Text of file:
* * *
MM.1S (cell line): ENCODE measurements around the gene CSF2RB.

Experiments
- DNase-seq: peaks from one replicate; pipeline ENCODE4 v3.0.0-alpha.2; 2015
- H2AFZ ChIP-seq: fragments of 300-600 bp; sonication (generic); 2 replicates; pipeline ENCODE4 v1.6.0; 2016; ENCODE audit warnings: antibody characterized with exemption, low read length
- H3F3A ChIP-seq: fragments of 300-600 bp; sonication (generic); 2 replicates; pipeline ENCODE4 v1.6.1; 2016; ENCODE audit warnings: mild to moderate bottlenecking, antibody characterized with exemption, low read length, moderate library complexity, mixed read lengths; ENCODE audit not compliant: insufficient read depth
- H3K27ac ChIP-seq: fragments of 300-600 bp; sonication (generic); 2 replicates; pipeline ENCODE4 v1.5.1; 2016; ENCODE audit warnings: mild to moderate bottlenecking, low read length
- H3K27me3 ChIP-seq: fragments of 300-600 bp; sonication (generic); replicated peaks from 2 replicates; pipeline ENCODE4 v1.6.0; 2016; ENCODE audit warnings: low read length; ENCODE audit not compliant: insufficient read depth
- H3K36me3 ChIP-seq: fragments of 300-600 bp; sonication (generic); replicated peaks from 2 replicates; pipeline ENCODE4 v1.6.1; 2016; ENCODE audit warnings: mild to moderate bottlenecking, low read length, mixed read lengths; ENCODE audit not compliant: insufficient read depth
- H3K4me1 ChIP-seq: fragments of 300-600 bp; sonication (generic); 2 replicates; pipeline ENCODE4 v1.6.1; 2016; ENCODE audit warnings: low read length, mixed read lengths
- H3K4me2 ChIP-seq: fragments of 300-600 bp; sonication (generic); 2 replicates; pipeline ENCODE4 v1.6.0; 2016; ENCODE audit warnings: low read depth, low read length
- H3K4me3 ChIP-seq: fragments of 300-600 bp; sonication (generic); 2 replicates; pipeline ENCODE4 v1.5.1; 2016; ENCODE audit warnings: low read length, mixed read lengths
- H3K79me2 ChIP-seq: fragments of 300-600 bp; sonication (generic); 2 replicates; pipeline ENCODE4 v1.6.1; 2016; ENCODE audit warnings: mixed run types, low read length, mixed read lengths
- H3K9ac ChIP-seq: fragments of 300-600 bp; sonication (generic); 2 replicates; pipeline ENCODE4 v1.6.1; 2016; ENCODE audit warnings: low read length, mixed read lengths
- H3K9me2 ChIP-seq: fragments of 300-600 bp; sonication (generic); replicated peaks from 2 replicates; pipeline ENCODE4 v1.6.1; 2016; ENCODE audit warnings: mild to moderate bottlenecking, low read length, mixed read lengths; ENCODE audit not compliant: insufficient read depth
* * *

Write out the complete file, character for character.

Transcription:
MM.1S (cell line): ENCODE measurements around the gene CSF2RB.

Experiments
- DNase-seq: peaks from one replicate; pipeline ENCODE4 v3.0.0-alpha.2; 2015
- H2AFZ ChIP-seq: fragments of 300-600 bp; sonication (generic); 2 replicates; pipeline ENCODE4 v1.6.0; 2016; ENCODE audit warnings: antibody characterized with exemption, low read length
- H3F3A ChIP-seq: fragments of 300-600 bp; sonication (generic); 2 replicates; pipeline ENCODE4 v1.6.1; 2016; ENCODE audit warnings: mild to moderate bottlenecking, antibody characterized with exemption, low read length, moderate library complexity, mixed read lengths; ENCODE audit not compliant: insufficient read depth
- H3K27ac ChIP-seq: fragments of 300-600 bp; sonication (generic); 2 replicates; pipeline ENCODE4 v1.5.1; 2016; ENCODE audit warnings: mild to moderate bottlenecking, low read length
- H3K27me3 ChIP-seq: fragments of 300-600 bp; sonication (generic); replicated peaks from 2 replicates; pipeline ENCODE4 v1.6.0; 2016; ENCODE audit warnings: low read length; ENCODE audit not compliant: insufficient read depth
- H3K36me3 ChIP-seq: fragments of 300-600 bp; sonication (generic); replicated peaks from 2 replicates; pipeline ENCODE4 v1.6.1; 2016; ENCODE audit warnings: mild to moderate bottlenecking, low read length, mixed read lengths; ENCODE audit not compliant: insufficient read depth
- H3K4me1 ChIP-seq: fragments of 300-600 bp; sonication (generic); 2 replicates; pipeline ENCODE4 v1.6.1; 2016; ENCODE audit warnings: low read length, mixed read lengths
- H3K4me2 ChIP-seq: fragments of 300-600 bp; sonication (generic); 2 replicates; pipeline ENCODE4 v1.6.0; 2016; ENCODE audit warnings: low read depth, low read length
- H3K4me3 ChIP-seq: fragments of 300-600 bp; sonication (generic); 2 replicates; pipeline ENCODE4 v1.5.1; 2016; ENCODE audit warnings: low read length, mixed read lengths
- H3K79me2 ChIP-seq: fragments of 300-600 bp; sonication (generic); 2 replicates; pipeline ENCODE4 v1.6.1; 2016; ENCODE audit warnings: mixed run types, low read length, mixed read lengths
- H3K9ac ChIP-seq: fragments of 300-600 bp; sonication (generic); 2 replicates; pipeline ENCODE4 v1.6.1; 2016; ENCODE audit warnings: low read length, mixed read lengths
- H3K9me2 ChIP-seq: fragments of 300-600 bp; sonication (generic); replicated peaks from 2 replicates; pipeline ENCODE4 v1.6.1; 2016; ENCODE audit warnings: mild to moderate bottlenecking, low read length, mixed read lengths; ENCODE audit not compliant: insufficient read depth